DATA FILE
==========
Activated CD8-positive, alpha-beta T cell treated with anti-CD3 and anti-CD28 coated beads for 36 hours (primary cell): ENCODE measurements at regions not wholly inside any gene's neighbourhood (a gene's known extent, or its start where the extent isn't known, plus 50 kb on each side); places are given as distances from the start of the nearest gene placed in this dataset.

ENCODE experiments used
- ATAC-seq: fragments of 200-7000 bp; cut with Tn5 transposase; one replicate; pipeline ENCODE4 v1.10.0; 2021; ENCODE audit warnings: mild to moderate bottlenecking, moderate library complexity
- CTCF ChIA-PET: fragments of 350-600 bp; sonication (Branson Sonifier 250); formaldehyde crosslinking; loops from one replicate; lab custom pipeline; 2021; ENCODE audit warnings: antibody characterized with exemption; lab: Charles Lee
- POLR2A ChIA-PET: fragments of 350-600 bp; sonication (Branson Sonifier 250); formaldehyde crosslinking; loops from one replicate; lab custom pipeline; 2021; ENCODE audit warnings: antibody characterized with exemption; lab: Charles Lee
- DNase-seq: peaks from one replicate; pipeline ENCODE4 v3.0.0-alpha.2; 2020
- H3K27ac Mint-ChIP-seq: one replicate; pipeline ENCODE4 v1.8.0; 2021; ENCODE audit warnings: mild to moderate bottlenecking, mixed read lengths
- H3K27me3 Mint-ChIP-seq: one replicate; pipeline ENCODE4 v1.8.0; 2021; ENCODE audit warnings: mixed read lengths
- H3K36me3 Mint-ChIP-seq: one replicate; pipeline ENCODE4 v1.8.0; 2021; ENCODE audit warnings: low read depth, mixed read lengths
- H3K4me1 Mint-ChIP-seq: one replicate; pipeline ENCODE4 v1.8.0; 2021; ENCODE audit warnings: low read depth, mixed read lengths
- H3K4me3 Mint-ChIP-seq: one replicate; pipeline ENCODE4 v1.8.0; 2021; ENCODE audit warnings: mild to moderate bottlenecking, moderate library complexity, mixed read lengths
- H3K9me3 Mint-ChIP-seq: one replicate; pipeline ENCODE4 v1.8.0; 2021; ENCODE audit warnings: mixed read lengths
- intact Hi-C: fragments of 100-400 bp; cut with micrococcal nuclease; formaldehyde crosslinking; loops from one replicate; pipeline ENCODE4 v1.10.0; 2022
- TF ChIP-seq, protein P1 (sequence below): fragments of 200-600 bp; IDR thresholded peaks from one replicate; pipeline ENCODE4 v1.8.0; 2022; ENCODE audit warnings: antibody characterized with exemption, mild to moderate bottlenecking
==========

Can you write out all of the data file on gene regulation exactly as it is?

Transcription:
Activated CD8-positive, alpha-beta T cell treated with anti-CD3 and anti-CD28 coated beads for 36 hours (primary cell): ENCODE measurements at regions not wholly inside any gene's neighbourhood (a gene's known extent, or its start where the extent isn't known, plus 50 kb on each side); places are given as distances from the start of the nearest gene placed in this dataset.

ENCODE experiments used
- ATAC-seq: fragments of 200-7000 bp; cut with Tn5 transposase; one replicate; pipeline ENCODE4 v1.10.0; 2021; ENCODE audit warnings: mild to moderate bottlenecking, moderate library complexity
- CTCF ChIA-PET: fragments of 350-600 bp; sonication (Branson Sonifier 250); formaldehyde crosslinking; loops from one replicate; lab custom pipeline; 2021; ENCODE audit warnings: antibody characterized with exemption; lab: Charles Lee
- POLR2A ChIA-PET: fragments of 350-600 bp; sonication (Branson Sonifier 250); formaldehyde crosslinking; loops from one replicate; lab custom pipeline; 2021; ENCODE audit warnings: antibody characterized with exemption; lab: Charles Lee
- DNase-seq: peaks from one replicate; pipeline ENCODE4 v3.0.0-alpha.2; 2020
- H3K27ac Mint-ChIP-seq: one replicate; pipeline ENCODE4 v1.8.0; 2021; ENCODE audit warnings: mild to moderate bottlenecking, mixed read lengths
- H3K27me3 Mint-ChIP-seq: one replicate; pipeline ENCODE4 v1.8.0; 2021; ENCODE audit warnings: mixed read lengths
- H3K36me3 Mint-ChIP-seq: one replicate; pipeline ENCODE4 v1.8.0; 2021; ENCODE audit warnings: low read depth, mixed read lengths
- H3K4me1 Mint-ChIP-seq: one replicate; pipeline ENCODE4 v1.8.0; 2021; ENCODE audit warnings: low read depth, mixed read lengths
- H3K4me3 Mint-ChIP-seq: one replicate; pipeline ENCODE4 v1.8.0; 2021; ENCODE audit warnings: mild to moderate bottlenecking, moderate library complexity, mixed read lengths
- H3K9me3 Mint-ChIP-seq: one replicate; pipeline ENCODE4 v1.8.0; 2021; ENCODE audit warnings: mixed read lengths
- intact Hi-C: fragments of 100-400 bp; cut with micrococcal nuclease; formaldehyde crosslinking; loops from one replicate; pipeline ENCODE4 v1.10.0; 2022
- TF ChIP-seq, protein P1 (sequence below): fragments of 200-600 bp; IDR thresholded peaks from one replicate; pipeline ENCODE4 v1.8.0; 2022; ENCODE audit warnings: antibody characterized with exemption, mild to moderate bottlenecking